By Jenna Ebener
Recently, I was trail running in the mountains with my running group. Trail runs typically start in one direction: up. We were only a half-mile into our run and steadily gaining elevation. All I could think of was that my body was so tired. I was already deciding that I would run the four-mile loop instead of six or eight. Then I started reflecting.
I feel like this is the time of year when you ask someone how they are and they often respond with something along the lines of “tired.” Perhaps it is the dreariness that winter can sometimes hold, the after-holiday crash or, in the case of those in the school system, getting back into the school routine after a break that seemed too short. I also realized that maybe we are radiating this fatigue onto those around us.
At times, I feel myself silently comparing my tiredness to others. Then I saw how those thoughts are completely ignorant. One of my favorite quotes is “If we knew their story, then we would understand.” This quote is similar to my favorite song “Give me your eyes” by Brandon Heath. If we could only catch a glimpse of what God sees, we would know that there is a reason for all human behavior. That woman in her car cut in front of me because she had car trouble and was running late to a big meeting; that man did not respond to my “important” email because he was home with a sick child; that mother is short-tempered because her child has not slept for two days. Understanding does not excuse behavior, but it evokes empathy.
We all have reasons to feel tired, and we all have different degrees of tiredness. Each person has a unique background of experiences based on how and where we grew up, our relationships, our beliefs, our culture, the list goes on. These experiences, combined with our temperament and personality, shape what fatigues us and defines our breaking point. For me, I am exhilarated when I am in a crisis where I am blocking a student’s hits with mats, but it exhausts me when I am in a slower-paced crisis where I have to carefully think out what I am saying and doing. The reverse is true for others. Because of these innate differences, there is no scale to rate how we feel compared to others. Instead, wouldn’t it be better to acknowledge their feelings, learn about their situation and respond with compassion? Or at the very least, assume there is more to the story.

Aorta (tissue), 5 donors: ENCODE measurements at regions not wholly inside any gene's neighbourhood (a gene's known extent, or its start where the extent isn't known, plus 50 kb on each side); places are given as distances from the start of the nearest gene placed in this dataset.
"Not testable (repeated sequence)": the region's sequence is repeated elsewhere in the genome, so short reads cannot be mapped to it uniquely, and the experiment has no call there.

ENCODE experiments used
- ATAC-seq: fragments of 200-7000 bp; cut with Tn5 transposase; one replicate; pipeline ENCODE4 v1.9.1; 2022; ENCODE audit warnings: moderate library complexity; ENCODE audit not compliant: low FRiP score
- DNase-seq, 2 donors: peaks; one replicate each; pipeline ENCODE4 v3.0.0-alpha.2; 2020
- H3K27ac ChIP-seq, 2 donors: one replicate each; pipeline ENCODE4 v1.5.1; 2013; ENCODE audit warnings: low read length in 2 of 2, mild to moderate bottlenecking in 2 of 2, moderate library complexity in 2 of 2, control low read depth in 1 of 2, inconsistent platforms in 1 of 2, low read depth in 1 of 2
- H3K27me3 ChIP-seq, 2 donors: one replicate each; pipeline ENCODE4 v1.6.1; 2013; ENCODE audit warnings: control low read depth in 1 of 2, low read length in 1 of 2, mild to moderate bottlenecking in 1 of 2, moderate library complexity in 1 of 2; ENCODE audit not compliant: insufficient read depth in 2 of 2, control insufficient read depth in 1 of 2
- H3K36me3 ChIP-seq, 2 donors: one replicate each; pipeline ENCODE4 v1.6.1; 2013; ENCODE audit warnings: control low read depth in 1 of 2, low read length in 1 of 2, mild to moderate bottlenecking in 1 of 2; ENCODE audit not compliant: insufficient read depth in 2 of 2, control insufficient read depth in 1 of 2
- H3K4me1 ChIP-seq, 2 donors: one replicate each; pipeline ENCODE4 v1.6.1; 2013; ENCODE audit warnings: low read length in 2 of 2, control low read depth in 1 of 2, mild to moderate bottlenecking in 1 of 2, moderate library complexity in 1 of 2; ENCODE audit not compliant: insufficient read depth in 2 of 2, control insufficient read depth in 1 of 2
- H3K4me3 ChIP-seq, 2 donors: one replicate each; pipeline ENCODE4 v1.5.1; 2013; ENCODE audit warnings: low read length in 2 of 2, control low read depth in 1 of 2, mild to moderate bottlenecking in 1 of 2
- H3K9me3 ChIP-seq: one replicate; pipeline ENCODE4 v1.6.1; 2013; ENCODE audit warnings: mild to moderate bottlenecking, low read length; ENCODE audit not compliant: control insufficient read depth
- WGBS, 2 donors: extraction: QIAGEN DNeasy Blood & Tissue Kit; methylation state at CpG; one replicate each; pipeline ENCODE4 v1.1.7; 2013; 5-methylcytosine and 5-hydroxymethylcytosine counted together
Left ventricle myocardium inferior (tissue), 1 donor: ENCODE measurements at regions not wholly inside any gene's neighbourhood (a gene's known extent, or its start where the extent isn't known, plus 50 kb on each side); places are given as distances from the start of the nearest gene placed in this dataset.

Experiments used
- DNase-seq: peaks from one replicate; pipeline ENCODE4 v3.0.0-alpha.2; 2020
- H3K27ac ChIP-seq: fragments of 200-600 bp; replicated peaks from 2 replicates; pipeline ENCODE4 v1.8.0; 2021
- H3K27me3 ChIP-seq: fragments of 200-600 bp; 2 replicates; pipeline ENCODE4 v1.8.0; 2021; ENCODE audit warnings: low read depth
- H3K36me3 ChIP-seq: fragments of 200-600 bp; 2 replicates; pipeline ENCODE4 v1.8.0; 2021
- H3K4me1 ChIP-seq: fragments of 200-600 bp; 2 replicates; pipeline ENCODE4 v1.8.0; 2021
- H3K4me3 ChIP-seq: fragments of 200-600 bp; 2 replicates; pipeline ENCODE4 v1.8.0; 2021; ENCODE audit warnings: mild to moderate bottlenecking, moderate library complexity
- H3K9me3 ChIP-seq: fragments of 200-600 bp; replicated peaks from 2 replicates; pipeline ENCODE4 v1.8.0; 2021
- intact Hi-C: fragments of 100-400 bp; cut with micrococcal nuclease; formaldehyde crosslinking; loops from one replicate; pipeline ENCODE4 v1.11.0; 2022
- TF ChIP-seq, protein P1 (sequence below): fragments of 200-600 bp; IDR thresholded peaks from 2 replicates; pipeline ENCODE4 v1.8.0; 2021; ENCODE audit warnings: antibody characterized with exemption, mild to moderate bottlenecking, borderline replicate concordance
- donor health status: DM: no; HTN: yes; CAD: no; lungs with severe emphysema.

As I ran, I reflected on this topic and the miles flew by. I was no longer consumed by my fatigue. Instead, I was empathizing with others and able to take in the beautiful day. I was able to feel the endorphins from my run and enjoy the laughter and conversation with my wonderful group. Eight miles later, I was more refreshed than I had been in weeks. By briefly attempting to see through God’s eyes, I was able to give my body what it needed so I can continue on the path he has laid for me. If I exude that joyful energy to every person I interact with, then perhaps not as many people would express “tired” as the first emotion they are feeling. “And do not be conformed to this world, but be transformed by the renewing of your mind, so that you may prove what the will of God is, that which is good and acceptable and perfect” (Romans 12:2).
(Jenna Ebener graduated in 2015 with a Master of Social Work from St. Ambrose University in Davenport.)